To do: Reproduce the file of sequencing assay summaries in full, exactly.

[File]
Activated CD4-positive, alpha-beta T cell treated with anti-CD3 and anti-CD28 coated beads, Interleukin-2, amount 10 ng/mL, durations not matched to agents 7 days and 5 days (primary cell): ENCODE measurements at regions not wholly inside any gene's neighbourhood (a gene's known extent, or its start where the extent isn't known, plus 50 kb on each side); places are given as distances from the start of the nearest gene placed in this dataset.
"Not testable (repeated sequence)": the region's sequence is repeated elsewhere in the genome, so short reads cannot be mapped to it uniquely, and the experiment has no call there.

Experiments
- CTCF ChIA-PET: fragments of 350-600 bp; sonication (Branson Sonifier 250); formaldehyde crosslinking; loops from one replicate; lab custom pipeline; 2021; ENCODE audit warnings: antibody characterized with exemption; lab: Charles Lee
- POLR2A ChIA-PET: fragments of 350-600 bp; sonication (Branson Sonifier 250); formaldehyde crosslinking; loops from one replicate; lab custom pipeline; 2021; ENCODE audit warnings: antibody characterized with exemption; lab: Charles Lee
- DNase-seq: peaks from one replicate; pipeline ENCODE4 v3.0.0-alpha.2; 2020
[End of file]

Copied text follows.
Activated CD4-positive, alpha-beta T cell treated with anti-CD3 and anti-CD28 coated beads, Interleukin-2, amount 10 ng/mL, durations not matched to agents 7 days and 5 days (primary cell): ENCODE measurements at regions not wholly inside any gene's neighbourhood (a gene's known extent, or its start where the extent isn't known, plus 50 kb on each side); places are given as distances from the start of the nearest gene placed in this dataset.
"Not testable (repeated sequence)": the region's sequence is repeated elsewhere in the genome, so short reads cannot be mapped to it uniquely, and the experiment has no call there.

Experiments
- CTCF ChIA-PET: fragments of 350-600 bp; sonication (Branson Sonifier 250); formaldehyde crosslinking; loops from one replicate; lab custom pipeline; 2021; ENCODE audit warnings: antibody characterized with exemption; lab: Charles Lee
- POLR2A ChIA-PET: fragments of 350-600 bp; sonication (Branson Sonifier 250); formaldehyde crosslinking; loops from one replicate; lab custom pipeline; 2021; ENCODE audit warnings: antibody characterized with exemption; lab: Charles Lee
- DNase-seq: peaks from one replicate; pipeline ENCODE4 v3.0.0-alpha.2; 2020